At least 300 people were killed on India's Andaman and Nicobar islands, and another 700 were missing and believed dead, Press Trust of India cited the region's police chief as saying.

"I was shocked to see innumerable fishing boats flying on the shoulder of the waves, going back and forth into the sea, as if made of paper,' said P. Ramanamurthy, 40, an Andhra Pradesh resident.

"Many boats were upturned, but fishermen were still holding on to them,' he said. "They also were pushed into the sea. It was shocking.'

Towns in Indonesia's Aceh province, the closest region to the earthquake's epicentre, were swamped by the waves. The health ministry said 2,435 people were killed in the region, and hundreds more were missing. In Lancuk village, a reporter for The Associated Press saw several bodies wedged into trees, apparently left there by receding waters.

At least 30,000 people were reported to have fled their homes.

At least 49 were killed on the island of Nias, to Sumatra's west and close to the epicentre of the quake.

In Malaysia, at least 42 people, including foreign tourists swimming or riding jetskis, were killed on the resort island of Penang, police and government officials said.

The force of the earthquake shook unusually far afield, causing buildings to sway hundreds of miles away, from Singapore to the city of Chiang Mai in northern Thailand, and in Bangladesh, hours after the region's Christian communities had finished Christmas celebrations.

From the Vatican, Pope John Paul II led appeals for aid for victims, a call that was quickly echoed across much of Europe as relief efforts were organised and governments rushed to check whether their citizens were among the missing or dead.

"The Christmas holiday has been saddened by the news that comes from southeast Asia about the powerful earthquake,' the pontiff said during his customary Sunday address.

"Let us pray for the victims of this enormous tragedy and assure them of our solidarity for all those who suffer, while we hope that the international community acts to bring relief to the stricken populations,' he said.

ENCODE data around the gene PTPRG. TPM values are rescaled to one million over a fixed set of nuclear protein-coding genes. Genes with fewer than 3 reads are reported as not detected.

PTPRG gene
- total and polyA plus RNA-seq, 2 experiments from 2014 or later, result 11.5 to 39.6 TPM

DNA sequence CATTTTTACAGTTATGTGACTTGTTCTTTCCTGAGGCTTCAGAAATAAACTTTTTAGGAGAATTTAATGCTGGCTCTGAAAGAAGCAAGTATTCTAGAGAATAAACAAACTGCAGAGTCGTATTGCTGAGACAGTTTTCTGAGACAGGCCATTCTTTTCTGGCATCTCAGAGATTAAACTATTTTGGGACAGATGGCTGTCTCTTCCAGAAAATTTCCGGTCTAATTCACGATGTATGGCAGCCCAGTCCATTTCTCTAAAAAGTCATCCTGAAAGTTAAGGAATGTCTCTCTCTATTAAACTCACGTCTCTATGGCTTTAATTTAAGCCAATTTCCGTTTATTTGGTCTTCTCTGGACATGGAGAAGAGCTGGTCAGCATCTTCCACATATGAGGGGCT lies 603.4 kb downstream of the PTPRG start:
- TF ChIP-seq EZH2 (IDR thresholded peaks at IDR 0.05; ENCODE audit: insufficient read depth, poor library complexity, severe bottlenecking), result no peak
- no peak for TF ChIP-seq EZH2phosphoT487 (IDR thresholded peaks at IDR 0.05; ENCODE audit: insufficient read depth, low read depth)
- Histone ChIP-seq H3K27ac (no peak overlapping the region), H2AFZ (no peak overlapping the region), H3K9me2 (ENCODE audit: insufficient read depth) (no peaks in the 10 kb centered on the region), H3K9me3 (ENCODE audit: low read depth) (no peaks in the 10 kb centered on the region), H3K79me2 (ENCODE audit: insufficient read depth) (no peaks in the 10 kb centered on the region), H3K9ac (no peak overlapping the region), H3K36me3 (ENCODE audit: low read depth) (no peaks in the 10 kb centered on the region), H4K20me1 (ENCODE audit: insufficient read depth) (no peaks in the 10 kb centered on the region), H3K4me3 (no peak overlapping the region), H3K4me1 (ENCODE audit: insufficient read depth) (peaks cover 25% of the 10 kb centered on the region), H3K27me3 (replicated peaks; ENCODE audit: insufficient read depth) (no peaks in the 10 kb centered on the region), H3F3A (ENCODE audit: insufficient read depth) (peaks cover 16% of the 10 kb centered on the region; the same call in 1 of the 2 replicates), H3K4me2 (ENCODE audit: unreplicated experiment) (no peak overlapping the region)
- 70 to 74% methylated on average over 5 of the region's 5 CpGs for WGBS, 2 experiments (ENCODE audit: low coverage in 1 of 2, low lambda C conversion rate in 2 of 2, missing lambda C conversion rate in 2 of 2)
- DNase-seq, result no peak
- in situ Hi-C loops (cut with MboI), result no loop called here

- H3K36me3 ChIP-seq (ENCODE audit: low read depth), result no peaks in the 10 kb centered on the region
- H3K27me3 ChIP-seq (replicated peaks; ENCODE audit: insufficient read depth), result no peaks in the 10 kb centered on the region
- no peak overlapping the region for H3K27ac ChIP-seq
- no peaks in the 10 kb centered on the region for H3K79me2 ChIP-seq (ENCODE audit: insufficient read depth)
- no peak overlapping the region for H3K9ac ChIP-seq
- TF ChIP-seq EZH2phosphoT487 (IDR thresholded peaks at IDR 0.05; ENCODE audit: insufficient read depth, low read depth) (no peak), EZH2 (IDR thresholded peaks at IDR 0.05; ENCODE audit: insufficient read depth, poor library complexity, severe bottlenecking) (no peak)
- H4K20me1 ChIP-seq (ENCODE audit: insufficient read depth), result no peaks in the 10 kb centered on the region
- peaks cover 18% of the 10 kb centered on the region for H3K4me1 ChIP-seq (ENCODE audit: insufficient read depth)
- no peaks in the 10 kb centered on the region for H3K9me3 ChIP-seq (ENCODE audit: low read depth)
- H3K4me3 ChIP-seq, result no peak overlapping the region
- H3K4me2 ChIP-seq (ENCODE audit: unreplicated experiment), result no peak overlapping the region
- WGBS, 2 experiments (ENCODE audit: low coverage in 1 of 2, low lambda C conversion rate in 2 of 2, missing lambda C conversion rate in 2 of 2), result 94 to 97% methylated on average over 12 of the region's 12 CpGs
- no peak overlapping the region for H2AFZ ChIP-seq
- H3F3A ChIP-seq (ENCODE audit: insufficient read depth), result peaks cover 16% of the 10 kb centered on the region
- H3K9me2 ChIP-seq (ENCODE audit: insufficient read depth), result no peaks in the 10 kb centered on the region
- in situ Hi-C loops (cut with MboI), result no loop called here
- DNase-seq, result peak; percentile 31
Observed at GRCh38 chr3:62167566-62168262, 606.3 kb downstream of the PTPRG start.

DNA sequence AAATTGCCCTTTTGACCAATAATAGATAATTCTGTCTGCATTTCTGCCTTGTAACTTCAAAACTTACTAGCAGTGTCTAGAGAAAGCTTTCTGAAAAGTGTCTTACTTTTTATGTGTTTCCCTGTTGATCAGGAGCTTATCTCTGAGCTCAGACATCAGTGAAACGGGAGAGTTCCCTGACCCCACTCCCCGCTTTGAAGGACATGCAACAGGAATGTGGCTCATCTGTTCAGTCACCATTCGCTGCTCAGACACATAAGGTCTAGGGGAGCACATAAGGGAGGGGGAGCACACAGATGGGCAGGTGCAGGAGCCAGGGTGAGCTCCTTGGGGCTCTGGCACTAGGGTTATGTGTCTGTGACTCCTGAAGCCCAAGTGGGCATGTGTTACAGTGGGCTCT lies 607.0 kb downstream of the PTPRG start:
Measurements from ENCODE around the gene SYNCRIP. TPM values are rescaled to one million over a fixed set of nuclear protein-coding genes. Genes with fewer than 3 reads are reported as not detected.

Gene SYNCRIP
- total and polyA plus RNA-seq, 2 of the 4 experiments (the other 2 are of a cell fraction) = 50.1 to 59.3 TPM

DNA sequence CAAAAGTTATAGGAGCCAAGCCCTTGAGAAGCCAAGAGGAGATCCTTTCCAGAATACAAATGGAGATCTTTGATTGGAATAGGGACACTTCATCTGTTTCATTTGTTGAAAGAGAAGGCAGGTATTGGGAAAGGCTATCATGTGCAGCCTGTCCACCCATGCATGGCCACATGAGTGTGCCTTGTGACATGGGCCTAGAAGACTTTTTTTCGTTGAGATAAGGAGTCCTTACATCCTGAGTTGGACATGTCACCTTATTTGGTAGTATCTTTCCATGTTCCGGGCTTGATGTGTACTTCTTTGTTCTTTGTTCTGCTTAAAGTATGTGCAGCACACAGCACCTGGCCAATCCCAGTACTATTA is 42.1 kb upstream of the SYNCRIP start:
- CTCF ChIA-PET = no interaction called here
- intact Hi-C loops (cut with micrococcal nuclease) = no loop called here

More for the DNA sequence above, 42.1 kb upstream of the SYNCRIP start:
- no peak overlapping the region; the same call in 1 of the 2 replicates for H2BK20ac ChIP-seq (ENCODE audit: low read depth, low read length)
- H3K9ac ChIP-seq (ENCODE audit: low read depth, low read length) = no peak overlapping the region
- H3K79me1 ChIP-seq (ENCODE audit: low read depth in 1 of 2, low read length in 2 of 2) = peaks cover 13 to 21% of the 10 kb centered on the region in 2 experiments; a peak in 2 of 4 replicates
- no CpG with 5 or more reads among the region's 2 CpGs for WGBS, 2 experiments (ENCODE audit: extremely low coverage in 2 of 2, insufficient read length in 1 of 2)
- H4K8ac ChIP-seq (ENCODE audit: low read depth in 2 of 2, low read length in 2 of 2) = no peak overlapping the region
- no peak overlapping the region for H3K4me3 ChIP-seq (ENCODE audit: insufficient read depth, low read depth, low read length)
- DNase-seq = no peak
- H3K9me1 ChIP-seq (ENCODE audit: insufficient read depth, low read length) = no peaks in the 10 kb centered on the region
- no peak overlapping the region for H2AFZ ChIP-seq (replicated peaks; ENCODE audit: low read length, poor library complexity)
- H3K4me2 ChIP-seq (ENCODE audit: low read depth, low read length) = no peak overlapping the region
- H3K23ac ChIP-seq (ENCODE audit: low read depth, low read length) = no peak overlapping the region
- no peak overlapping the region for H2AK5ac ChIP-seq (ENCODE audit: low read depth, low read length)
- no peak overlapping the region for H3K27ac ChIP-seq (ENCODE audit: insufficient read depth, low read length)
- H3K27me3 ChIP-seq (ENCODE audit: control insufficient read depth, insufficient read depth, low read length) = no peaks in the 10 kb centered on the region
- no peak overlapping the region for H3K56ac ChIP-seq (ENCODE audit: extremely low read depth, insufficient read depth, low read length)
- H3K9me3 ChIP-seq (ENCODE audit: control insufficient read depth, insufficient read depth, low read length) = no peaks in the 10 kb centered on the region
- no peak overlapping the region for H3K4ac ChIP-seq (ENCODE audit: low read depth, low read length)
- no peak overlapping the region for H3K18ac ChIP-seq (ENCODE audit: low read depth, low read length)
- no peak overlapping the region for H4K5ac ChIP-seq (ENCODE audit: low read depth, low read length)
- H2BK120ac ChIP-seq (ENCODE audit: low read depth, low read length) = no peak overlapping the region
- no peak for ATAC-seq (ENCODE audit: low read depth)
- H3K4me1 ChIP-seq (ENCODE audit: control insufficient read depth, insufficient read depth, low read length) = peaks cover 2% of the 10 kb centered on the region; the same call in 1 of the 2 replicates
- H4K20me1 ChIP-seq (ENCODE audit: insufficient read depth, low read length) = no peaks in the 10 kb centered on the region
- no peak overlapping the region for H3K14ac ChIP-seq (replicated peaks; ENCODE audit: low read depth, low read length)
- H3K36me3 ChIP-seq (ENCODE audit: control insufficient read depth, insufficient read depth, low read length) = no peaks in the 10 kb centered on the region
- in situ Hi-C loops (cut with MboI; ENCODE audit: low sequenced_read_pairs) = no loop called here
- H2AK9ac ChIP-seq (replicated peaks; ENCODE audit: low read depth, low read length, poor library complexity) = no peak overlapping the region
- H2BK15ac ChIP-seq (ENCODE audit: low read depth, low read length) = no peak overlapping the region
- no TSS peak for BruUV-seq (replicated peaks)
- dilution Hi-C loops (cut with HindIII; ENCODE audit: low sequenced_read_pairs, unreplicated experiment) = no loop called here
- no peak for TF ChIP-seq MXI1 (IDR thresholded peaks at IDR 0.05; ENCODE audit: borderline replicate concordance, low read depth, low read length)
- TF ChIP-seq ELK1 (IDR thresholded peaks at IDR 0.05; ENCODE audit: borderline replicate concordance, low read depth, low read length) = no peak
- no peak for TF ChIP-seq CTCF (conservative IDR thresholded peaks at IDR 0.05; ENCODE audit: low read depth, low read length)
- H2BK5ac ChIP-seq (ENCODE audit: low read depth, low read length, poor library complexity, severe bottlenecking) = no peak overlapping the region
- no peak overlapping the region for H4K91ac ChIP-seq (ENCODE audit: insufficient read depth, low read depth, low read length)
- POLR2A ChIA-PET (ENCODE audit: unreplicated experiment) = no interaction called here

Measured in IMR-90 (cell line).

The 25-nation European Union promised to quickly deliver 3 million euro (£2 million) in emergency aid.

"For all the huge advances in the control of our lives through science and technology, an earthquake on this scale is truly humbling as well as profoundly tragic,' said British Foreign Secretary Jack Straw.

Holidays turned to disaster in southern Thailand, which welcomes hundreds of thousands of tourists to its southern beaches during the Christmas season.

The owner of two resorts on Phi Phi island - where the Hollywood blockbuster "The Beach', starring Leonardo DiCaprio, was filmed - said that 200 of his bungalows were swept out to sea, along with some of his employees and customers.

"I am afraid that there will be a high figure of foreigners missing in the sea, and also my staff,' said Chan Marongtaechar, who was in the Thai capital of Bangkok at the time. He estimated that 700 people could have been on the beach.

High waves inundated the Maldives, a string of 1,192 coral atolls off the southwestern coast of India, injuring one Italian tourist and forcing the airport to close, an official said. A British man died from a heart attack minutes before the waves hit.

At least two children were killed when a boat capsized in Bangladesh, local authorities said.